I think will choose God to be our God. No, God is the one who has brought us together as the Universal Church. That's God's doing. We are his sheep, he is our shepherd. He is the one who has pursued the lost sheep. He is the one who has left the ninety nine to find the one and come back. He is the Good Shepherd, the one who laid down his life for the sheep. Reminds me of Psalm Twenty three, probably one of the most popular psalms that there is. The Lord is my shepherd. I shall not want. He makes me lie down in green pastures. He leads me besides still waters. He restores my soul, he leads me in paths of righteousness. For his namesake, even though I walk through the Valley of the shadow of death, I will fear no evil, for you are with me, your Rod and your staff. They comfort me. You prepare a table before me, in the presence of My Enemies. You annoint my head with oil, my cup overflows. Surely goodness and mercy shall follow me all the days of my life and I shall dwell in the House of the Lord forever. God is our shepherd. He knows us, he's created us, he knows US better than we know ourselves. He has fed us, He protects us and he leads us. Notice, in this Psalm, God is the one doing the leading. We are not we as the sheep. If we were doing the leading, I guarantee you we wouldn't go through the Valley of the shadow of death. That's not where we would go. We would want to stay away from there. But the shepherd doesn't lead US around the Valley of the shadow of death. He leads us through the Valley of the shadow of death. And yet he says I will fear no evil. The sheep can say I will fear no evil when we are walking through evil? Why? Because you, because y'all WI. Because our shepherd is with us, his rod and his staff. They comfort us. And even in the Valley of the shadow of death, surely goodness and mercy shall follow me all the days of my life. Even there. Philippians chapter four says do not be anxious about anything, but in everything by prayer and supplication, with Thanksgiving. Let your request be made known to God. Colossians seventeen. And whatever you do, in word or deed, do everything in the name of the Lord Jesus, giving thanks to God the father through him. Ephesians five. Do not get drunk with wine, for that is debauch, but be filled with the spirit, addressing one another in psalms hymns and spiritual songs. This is a very text that we are doing this sermon series about, singing and making melody to the Lord with your heart, giving thanks always and for everything to God the father, in the name of our Lord Jesus Christ. First, Thessalonians five. Rejoice, always, pray, without seeking give thanks in all circumstances, for this is the will of God in Christ Jesus. For you now, for me, that doesn't compute. I understand giving thanks when we're out of the Valley of the shadow of death, but giving things in the Valley of the shadow of death, but goodness and mercy are there, that's harder, that's harder to understand. Let me give you an example in my help remember the story in the Bible of David the Great Shepherd, was a shepherd before he was a king and and when he was caring for his father's sheep, a lion and a bear came to attack the sheep. What did David Do? Did he run away? No, He protected the sheep, did he not? He killed the lion. He destroyed it so they wouldn't destroy the sheep. We have a good shepherd and there's a lion, and this lion roams around seeking whom he may devour. And this lion was attacking us and our shepherd defended us from the lion. He got between us and the lion, but he didn't destroy the lion. He didn't protect us by killing the lion. He protected us by allowing the lion to kill him. And then three days later he rose...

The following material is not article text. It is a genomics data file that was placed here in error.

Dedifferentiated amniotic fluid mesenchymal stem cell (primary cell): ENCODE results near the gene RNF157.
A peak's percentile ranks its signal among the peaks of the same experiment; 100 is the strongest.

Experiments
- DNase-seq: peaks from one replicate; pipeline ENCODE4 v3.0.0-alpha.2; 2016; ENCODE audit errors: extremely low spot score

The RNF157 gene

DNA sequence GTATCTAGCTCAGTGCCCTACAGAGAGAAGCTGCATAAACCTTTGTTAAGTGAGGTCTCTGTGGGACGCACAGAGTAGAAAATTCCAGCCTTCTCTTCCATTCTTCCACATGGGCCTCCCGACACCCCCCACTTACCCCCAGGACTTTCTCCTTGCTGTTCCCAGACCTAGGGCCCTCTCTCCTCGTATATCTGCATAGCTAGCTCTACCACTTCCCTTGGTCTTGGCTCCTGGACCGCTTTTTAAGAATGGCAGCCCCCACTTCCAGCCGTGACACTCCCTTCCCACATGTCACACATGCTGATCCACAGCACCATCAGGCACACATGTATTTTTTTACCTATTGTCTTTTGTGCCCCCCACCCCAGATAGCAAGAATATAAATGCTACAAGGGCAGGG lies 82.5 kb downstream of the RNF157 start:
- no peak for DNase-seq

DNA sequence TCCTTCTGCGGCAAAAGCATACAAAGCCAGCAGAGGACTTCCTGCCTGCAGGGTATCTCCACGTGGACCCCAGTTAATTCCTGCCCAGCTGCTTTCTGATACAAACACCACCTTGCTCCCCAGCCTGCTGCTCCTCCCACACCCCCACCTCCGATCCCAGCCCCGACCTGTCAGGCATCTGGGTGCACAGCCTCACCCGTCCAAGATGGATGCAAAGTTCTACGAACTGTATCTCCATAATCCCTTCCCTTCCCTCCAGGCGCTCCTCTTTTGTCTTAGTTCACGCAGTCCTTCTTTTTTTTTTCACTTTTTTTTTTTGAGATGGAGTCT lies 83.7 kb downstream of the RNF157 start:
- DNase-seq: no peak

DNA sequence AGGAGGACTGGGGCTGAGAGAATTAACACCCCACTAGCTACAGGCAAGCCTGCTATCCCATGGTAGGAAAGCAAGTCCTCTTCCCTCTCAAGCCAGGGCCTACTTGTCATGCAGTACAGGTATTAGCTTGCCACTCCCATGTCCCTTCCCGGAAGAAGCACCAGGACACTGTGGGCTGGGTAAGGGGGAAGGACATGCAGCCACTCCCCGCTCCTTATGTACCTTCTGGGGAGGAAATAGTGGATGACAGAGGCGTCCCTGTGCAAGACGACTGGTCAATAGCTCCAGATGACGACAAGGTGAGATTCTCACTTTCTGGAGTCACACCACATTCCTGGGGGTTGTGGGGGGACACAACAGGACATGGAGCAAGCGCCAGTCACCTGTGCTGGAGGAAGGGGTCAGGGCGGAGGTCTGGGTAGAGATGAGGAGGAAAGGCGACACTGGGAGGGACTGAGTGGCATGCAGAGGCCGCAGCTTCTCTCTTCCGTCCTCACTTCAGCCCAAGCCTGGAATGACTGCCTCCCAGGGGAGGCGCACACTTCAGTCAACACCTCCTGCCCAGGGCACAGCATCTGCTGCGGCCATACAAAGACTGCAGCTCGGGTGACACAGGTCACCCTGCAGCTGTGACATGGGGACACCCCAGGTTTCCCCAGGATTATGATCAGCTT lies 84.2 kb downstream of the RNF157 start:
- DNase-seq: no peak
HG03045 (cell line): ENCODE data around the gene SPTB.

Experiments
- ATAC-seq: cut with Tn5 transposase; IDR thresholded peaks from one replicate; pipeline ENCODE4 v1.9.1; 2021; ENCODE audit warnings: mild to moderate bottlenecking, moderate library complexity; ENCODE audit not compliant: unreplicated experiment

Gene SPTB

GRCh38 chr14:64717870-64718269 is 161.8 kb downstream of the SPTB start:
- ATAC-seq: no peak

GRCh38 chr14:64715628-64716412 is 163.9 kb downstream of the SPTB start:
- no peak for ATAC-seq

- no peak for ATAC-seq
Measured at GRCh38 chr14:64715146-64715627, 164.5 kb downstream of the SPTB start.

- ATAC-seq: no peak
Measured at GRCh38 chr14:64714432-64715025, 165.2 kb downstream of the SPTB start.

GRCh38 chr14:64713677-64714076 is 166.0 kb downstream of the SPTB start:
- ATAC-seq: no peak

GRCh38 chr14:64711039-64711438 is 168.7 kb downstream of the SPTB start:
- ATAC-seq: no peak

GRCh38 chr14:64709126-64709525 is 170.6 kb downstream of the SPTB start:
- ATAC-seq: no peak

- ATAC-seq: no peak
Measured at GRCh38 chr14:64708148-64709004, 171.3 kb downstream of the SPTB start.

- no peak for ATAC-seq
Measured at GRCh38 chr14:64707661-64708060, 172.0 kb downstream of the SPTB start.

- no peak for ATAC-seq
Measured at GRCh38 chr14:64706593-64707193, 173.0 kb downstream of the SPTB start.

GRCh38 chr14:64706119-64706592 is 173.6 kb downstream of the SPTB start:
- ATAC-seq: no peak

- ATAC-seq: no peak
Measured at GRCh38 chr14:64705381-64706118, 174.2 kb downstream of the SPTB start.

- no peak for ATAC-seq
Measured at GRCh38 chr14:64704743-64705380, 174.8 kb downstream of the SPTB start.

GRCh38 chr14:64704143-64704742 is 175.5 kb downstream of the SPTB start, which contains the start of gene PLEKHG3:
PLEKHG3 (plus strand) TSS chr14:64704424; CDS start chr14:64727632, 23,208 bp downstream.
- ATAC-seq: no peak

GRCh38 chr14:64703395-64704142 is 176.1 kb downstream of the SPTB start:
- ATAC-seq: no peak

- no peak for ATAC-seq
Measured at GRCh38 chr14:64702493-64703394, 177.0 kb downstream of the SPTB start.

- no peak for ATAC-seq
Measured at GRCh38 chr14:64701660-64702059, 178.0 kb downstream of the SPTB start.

...again and in that moment he absolutely positively defeated the lion, but he didn't kill him in that moment completely. There's coming a day when he will, we talked about it last week, where he will be cast into the lake of fire, but today he still roams around. John Piper is said when Jesus rose from the dead, he may not have killed the lion he named. I've killed the devil, but he kicked his teeth out. Well, that means is that even when you are being attacked, Hey, the Lord has allowed it, and be all that the devil can do to you is gum you. It may be wet and sticky and nasty and absolutely terrible, but it will not lead to your destruction. You will not be devoured. In fact, God can actually use that. May Have even ordained that at for your good, for your rescue. Seat today, regardless of where we find we ourselves, if we find ourselves on a mountaintop, where we forget to thank God because somehow we've decided that it is all about us, we are the reason that we have all of these blessings, or whether we are in an absolute dark place, in the depths of the of the pit, like we talked about last week, in need of rescue, where we can't see what in the world there is to be thankful of. Regardless of that, we have been rescued. Remember, the lament is the psalm of someone desiring rescue, calling out for rescue, where the Thanksgiving is the Psalm of somebody who is not only has received rescue, but is receiving rescue. If you're here this morning and you're a believer in Jesus Christ, you have been rescued from your sin, you have been brought out of the depths of your sin. You have been rescued and from now until the day that you see Jesus, you are in the perpetual state of being rescued. And so in that moment we can sing thankfulness for that while still crying out for the rescue that we desire. In the moment, these two songs can be sung in harmony together. There's a story in Luke about Jesus encountering ten leppers. He was between some Marian only he entered a village and there were ten lepers there who stood at a distance and in verse thirteen of Luke, seventeen, it says, and they lifted their voice as saying, Jesus, Master, have mercy on us. When he saw them, he said to them, go and show yourself to the priests, and as they went they were cleansed. Then one of them, when he saw that he was healed, turned back praising God with a loud voice, and he fell on his face at Jesus feet, giving thanks to him. He was a Samaritan. Then Jesus answered, we're not ten cleansed. Where are they? Nine was no one found to return and give praised to God except this foreigner, and he said rise and go your way. Your faith has made you well. See, for those lepers this was the most life altering experience that they could have ever had. They were diseased. It was rotting their flesh. They had to live outside of the community and any time they saw one some day had some someone, they had to scream out, unclean, unclean. They cry out to Christ in Christ heals them. Christ takes away their their leprosy, takes away their disease. Now they can go be with their families, now, they can go be in society. Now, they can hold down a job, now they can make money. Now they can do all they can go into the temple, they can do all of the things that they were never able to do before. Look, no matter where, no matter what great thing happens to the lepers from here on out, it cannot compare to the greatness of being healed from their leprosy. No matter how hard life might be for them from here on out, it does not compare to the depths the Christ has rescued them from. We deal with real pain. We spoke last week that lament is something we don't do well, if at all. We want to paint on the happy smile right, we want to ignore the things that are going on are we want to go over in our minds over and over and try to solve it ourselves. And sometimes we don't want to be honest with God. Sometimes it feels like we shouldn't be honest with God, like somehow he does a sin to be honest with God. And that's the thing we talked about last week, is that God wants us, desires us,...